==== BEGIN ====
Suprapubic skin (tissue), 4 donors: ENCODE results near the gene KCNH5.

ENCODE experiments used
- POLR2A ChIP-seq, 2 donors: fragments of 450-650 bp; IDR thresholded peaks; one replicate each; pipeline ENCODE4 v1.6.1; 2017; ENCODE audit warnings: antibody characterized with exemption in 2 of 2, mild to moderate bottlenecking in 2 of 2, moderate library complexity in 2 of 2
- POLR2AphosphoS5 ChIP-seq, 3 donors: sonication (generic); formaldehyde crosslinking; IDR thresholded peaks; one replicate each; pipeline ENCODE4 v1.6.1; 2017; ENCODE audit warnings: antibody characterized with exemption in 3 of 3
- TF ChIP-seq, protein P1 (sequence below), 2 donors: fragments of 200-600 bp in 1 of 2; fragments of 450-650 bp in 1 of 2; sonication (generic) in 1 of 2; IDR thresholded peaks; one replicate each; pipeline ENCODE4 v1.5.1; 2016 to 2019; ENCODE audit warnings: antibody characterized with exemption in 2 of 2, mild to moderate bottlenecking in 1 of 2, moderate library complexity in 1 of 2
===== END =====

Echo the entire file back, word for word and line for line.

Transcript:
Suprapubic skin (tissue), 4 donors: ENCODE results near the gene KCNH5.

ENCODE experiments used
- POLR2A ChIP-seq, 2 donors: fragments of 450-650 bp; IDR thresholded peaks; one replicate each; pipeline ENCODE4 v1.6.1; 2017; ENCODE audit warnings: antibody characterized with exemption in 2 of 2, mild to moderate bottlenecking in 2 of 2, moderate library complexity in 2 of 2
- POLR2AphosphoS5 ChIP-seq, 3 donors: sonication (generic); formaldehyde crosslinking; IDR thresholded peaks; one replicate each; pipeline ENCODE4 v1.6.1; 2017; ENCODE audit warnings: antibody characterized with exemption in 3 of 3
- TF ChIP-seq, protein P1 (sequence below), 2 donors: fragments of 200-600 bp in 1 of 2; fragments of 450-650 bp in 1 of 2; sonication (generic) in 1 of 2; IDR thresholded peaks; one replicate each; pipeline ENCODE4 v1.5.1; 2016 to 2019; ENCODE audit warnings: antibody characterized with exemption in 2 of 2, mild to moderate bottlenecking in 1 of 2, moderate library complexity in 1 of 2